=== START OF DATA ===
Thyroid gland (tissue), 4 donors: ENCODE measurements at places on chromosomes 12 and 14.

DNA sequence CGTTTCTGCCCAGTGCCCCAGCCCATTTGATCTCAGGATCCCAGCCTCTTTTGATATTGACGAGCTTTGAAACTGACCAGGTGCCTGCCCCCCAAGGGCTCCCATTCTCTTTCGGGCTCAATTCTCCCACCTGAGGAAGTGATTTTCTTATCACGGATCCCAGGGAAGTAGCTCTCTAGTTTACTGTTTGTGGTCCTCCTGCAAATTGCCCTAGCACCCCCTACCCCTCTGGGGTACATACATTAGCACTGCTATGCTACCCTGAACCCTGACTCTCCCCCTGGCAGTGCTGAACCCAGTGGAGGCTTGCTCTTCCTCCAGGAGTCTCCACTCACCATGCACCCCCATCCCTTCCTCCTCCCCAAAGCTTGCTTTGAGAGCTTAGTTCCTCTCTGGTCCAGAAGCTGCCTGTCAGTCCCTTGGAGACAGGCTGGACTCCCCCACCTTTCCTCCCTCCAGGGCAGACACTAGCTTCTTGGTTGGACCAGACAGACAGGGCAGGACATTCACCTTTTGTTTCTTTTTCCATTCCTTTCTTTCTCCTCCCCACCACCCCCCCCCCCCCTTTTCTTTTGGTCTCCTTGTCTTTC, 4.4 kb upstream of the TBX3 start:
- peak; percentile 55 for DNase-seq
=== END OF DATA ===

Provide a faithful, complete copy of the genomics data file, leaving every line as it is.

Thyroid gland (tissue), 4 donors: ENCODE measurements at places on chromosomes 12 and 14.

DNA sequence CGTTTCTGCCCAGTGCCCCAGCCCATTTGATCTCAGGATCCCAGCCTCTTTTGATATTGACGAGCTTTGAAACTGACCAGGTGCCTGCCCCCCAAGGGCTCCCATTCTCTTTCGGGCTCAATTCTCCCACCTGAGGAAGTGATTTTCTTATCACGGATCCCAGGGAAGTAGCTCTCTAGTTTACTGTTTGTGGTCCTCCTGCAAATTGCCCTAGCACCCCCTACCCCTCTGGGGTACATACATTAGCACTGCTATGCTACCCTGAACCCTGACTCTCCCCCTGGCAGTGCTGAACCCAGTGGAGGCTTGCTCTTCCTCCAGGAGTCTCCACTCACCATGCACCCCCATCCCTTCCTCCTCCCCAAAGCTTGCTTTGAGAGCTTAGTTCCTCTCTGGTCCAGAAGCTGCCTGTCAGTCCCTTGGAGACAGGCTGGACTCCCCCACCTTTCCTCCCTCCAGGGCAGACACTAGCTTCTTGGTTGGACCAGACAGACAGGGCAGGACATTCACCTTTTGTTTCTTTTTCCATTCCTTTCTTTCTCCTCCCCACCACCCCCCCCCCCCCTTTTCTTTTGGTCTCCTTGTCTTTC, 4.4 kb upstream of the TBX3 start:
- peak; percentile 55 for DNase-seq